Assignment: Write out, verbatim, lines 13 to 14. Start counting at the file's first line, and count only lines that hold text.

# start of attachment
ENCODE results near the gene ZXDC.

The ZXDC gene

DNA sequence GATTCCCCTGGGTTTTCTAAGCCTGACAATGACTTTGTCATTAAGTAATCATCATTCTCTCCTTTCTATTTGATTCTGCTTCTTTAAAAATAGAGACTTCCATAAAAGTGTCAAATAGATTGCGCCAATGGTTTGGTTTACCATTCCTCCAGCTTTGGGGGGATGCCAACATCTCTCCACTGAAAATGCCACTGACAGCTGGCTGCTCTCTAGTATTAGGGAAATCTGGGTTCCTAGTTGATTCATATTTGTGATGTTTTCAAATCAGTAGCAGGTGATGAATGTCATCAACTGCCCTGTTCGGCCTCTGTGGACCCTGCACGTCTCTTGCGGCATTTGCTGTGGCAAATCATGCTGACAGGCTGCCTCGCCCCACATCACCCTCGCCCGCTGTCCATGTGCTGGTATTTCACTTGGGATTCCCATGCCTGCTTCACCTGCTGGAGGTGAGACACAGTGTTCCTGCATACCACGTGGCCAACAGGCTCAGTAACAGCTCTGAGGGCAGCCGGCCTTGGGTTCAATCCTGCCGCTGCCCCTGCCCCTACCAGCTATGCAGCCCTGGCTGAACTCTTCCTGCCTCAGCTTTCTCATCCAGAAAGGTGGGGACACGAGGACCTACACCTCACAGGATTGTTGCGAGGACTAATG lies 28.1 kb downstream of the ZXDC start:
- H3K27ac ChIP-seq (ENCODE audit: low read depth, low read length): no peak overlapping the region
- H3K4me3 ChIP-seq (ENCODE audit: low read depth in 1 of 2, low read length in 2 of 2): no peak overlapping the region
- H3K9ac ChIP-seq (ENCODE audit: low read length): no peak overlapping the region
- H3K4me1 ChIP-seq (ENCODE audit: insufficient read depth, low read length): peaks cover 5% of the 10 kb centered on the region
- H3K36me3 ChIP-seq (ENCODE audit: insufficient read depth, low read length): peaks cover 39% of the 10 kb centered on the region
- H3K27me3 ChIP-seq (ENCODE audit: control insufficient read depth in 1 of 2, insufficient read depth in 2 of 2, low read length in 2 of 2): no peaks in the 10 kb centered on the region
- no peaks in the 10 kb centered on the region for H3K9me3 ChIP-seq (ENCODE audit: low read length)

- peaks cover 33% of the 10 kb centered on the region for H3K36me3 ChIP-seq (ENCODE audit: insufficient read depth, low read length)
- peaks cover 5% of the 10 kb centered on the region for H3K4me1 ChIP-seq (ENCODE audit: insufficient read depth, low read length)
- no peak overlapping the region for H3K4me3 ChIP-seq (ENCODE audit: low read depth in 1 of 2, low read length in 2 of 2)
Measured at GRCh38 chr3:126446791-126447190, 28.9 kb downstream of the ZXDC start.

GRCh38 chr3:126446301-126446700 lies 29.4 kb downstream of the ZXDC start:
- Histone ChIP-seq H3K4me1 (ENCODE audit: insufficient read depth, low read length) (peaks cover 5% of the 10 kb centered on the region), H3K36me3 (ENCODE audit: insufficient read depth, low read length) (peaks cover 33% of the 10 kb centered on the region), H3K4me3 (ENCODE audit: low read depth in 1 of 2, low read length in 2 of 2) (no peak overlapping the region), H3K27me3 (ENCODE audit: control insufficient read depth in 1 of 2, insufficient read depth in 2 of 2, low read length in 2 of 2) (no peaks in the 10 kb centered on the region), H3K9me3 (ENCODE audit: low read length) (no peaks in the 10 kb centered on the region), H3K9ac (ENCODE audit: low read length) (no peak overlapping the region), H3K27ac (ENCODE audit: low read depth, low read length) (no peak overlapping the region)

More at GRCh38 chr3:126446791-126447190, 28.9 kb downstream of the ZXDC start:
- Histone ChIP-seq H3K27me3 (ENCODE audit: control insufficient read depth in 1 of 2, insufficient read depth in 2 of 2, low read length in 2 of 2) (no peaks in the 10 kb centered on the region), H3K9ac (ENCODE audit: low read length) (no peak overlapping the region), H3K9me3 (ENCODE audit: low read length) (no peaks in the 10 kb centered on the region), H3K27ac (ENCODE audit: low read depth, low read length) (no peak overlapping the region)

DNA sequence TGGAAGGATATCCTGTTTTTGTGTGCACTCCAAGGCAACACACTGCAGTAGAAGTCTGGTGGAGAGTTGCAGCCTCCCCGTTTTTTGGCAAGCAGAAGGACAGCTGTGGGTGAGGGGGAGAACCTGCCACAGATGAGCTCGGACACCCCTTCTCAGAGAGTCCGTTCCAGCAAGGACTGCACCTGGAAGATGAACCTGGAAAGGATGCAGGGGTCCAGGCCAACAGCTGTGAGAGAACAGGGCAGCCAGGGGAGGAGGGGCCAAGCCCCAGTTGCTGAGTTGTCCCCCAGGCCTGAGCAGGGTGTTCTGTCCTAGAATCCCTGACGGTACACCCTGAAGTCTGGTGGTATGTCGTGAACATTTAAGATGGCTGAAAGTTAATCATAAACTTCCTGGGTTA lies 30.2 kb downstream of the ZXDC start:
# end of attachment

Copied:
- no peak overlapping the region for H3K4me3 ChIP-seq (ENCODE audit: low read depth in 1 of 2, low read length in 2 of 2)
Measured at GRCh38 chr3:126446791-126447190, 28.9 kb downstream of the ZXDC start.